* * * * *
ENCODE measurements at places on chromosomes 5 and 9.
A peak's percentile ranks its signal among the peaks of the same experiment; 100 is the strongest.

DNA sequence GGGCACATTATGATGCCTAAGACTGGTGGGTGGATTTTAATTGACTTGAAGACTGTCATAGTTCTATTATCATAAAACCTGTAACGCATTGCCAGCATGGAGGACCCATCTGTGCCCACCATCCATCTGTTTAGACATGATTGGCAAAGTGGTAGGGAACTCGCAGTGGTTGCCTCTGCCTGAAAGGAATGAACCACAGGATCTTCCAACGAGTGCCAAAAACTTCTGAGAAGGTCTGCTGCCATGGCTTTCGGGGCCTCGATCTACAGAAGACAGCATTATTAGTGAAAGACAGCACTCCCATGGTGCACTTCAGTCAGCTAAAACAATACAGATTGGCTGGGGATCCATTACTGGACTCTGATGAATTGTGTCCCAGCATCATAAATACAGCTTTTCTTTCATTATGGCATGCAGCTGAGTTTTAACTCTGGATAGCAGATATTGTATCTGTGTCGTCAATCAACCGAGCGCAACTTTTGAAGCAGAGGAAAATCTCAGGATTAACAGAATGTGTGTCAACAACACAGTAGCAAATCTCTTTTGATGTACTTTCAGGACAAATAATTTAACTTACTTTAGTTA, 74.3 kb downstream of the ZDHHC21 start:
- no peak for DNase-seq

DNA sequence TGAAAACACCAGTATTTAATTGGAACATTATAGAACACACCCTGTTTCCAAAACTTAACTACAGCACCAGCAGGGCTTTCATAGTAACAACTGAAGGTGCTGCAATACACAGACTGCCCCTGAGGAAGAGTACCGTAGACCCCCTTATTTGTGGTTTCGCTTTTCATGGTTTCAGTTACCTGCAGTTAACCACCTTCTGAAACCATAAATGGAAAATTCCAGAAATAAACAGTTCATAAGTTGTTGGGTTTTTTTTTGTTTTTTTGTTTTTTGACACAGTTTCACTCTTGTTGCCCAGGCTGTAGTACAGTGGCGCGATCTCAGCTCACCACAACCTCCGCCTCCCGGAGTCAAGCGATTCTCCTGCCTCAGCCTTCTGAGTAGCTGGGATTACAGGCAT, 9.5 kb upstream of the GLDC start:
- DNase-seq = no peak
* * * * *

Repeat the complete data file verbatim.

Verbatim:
ENCODE measurements at places on chromosomes 5 and 9.
A peak's percentile ranks its signal among the peaks of the same experiment; 100 is the strongest.

DNA sequence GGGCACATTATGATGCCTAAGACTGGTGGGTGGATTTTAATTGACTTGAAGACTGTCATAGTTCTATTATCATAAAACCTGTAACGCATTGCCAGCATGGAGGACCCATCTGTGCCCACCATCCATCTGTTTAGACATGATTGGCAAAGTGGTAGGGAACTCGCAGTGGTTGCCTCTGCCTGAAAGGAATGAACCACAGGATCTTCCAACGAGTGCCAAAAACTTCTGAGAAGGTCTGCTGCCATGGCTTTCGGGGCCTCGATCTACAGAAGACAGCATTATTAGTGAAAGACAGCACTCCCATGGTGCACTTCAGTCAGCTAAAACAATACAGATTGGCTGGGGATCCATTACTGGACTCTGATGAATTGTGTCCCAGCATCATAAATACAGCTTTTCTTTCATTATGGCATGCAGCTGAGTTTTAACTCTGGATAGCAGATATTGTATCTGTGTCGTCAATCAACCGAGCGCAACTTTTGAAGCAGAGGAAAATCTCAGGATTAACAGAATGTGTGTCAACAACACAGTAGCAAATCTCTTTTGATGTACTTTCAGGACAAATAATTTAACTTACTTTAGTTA, 74.3 kb downstream of the ZDHHC21 start:
- no peak for DNase-seq

DNA sequence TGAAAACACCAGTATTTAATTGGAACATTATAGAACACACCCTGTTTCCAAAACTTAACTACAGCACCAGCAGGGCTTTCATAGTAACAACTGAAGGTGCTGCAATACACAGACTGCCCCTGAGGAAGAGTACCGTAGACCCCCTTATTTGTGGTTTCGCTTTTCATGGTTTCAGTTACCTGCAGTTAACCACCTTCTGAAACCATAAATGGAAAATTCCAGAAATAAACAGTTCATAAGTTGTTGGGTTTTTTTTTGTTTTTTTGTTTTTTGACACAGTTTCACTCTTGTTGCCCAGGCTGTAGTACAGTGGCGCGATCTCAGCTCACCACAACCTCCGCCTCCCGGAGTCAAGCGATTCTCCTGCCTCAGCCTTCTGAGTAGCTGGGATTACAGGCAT, 9.5 kb upstream of the GLDC start:
- DNase-seq = no peak